Alone or combined with other pieces of equipment, kettlebells can be used for a variety of workouts. “Strength tools like exercise bands, a medicine ball, and 1-2 kettlebells can provide the necessary equipment for HIIT workouts, circuit-style training, strength workouts, and core training,” shares Jason Fitzgerald of Strength Running. “And that small investment can help you improve your body composition, strength, and injury resilience.”

Make sure to invest in a yoga mat to protect your floor – no one wants to have a damaged floor because of an uncontrolled kettlebell! If storage is a major concern when it comes to purchasing a yoga mat, the Yune Yoga foldable travel mat is perfect for you. “The Yune Yoga foldable travel mat is perfect for conserving space in a small apartment or home as it folds up to the size of a towel,” shares Nicholas Hyde of Yune Yoga

3. Incorporate bodyweight workouts

Although getting a bunch of equipment sounds exciting and motivational, there’s a large cost barrier for many folks looking to get a workout in. Lots of workout equipment isn’t cheap. If you can’t afford a gym membership or new equipment, that’s okay! There are still plenty of workouts that are focused only on using your body weight. DC Lucchesi of Run Charlotte says, “Push-ups, crunches, planks, lunges, and squats can provide you with a near-total-body workout without even leaving your apartment! An easy internet search will yield lots of variations and modifications to keep it fresh and fun, and ensure you’re using proper form.”

Lei Fei of Crossfit RTP agrees, “Leave yourself some open floor space! Many useful exercises can be performed with your own body weight. Having a clear space to perform these will help you stay safe and clutter-free. You can also utilize the surrounding areas around your building. Is there a nearby walking path that can be used instead of that bulky treadmill?”

4. Remember to do your cardio

Lei Fei touched on it above, but it’s worth repeating. Cardio is essential to a good workout routine, but there’s no need to get a bulky treadmill into your apartment if you have access to a safe running path.

“For cardio, running is one of the best exercises you can do (although I may be biased) and requires minimal equipment when you run outside; avoid the common mistake of running as hard as you can all the time and slow down so you can have a full conversation on most of your runs, even if that means taking walk breaks,” shares Elisabeth Scott, Founder and Head Coach of Running Explained. “And if you live somewhere with a ton of stairs, lucky you! A few repetitions of going hard up those stairs and walking slowly back down for recovery is a whole-body exercise that targets your cardiorespiratory system, builds strength and power in your lower legs, improves core strength, and helps with agility and coordination as well!"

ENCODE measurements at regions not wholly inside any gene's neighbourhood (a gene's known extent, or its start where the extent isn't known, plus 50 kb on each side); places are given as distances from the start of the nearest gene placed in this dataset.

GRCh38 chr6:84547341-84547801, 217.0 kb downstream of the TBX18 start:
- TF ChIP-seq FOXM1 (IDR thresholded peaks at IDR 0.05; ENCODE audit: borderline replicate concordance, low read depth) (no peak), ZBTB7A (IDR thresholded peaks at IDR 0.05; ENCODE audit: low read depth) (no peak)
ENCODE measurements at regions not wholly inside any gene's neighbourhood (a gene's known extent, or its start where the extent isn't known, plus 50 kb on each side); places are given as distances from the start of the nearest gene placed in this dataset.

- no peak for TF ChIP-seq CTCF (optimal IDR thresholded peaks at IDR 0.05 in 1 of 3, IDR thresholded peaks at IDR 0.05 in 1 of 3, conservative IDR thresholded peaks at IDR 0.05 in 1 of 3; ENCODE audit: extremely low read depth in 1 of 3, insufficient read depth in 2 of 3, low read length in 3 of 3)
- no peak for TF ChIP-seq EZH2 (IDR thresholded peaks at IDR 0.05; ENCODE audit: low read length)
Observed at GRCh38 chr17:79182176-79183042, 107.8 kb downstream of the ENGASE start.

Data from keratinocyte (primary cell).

Jason Tebedo, Owner of CrossFit Angier seconds this idea. “Incorporating elements of your apartment building, like stairs for cardio, and outdoor spaces for exercises like lunges and sprints, can greatly enhance your routine without the need for a lot of gear,” he says.

Additionally, running is a great way to connect with people in the community. “Ready to take it off campus and meet some new friends, too?” asks DC Lucchesi of Run Charlotte. “Check your local specialty running shops or a brewery near you. Most of them host weekly run groups or run clubs.”

5. Give TRX and resistance bands a shot

Usually weights and treadmills are the first things to come to mind when you think of a home gym, but the unsung heroes of building a home gym are resistance bands and the TRX. 

“In 99% of scenarios, we would recommend purchasing a set of exercise bands of varying tensions and a set of handles or carabiners to add more variety of grip holds,” says Eastlake Performance. “Another versatile tool you can use is a suspension strap system like the TRX, which conveniently can be placed on top of a door and will use your own body weight to create varying resistances based on your body angle to the anchor point.”

Though a TRX system may look just like a couple of straps, it is a fantastic way to work on strengthening your posterior chain. “The posterior chain is commonly already a weak point for many people who sit throughout the day,” explains Netto Cancilla, Fitness Director at Seattle In-Home Fitness. “A pull-up bar and a TRX attachment are two things I find well worth investing in and learning to use if you plan to get in shape from home. Most everything else can be covered with things around the house and bodyweight movements!”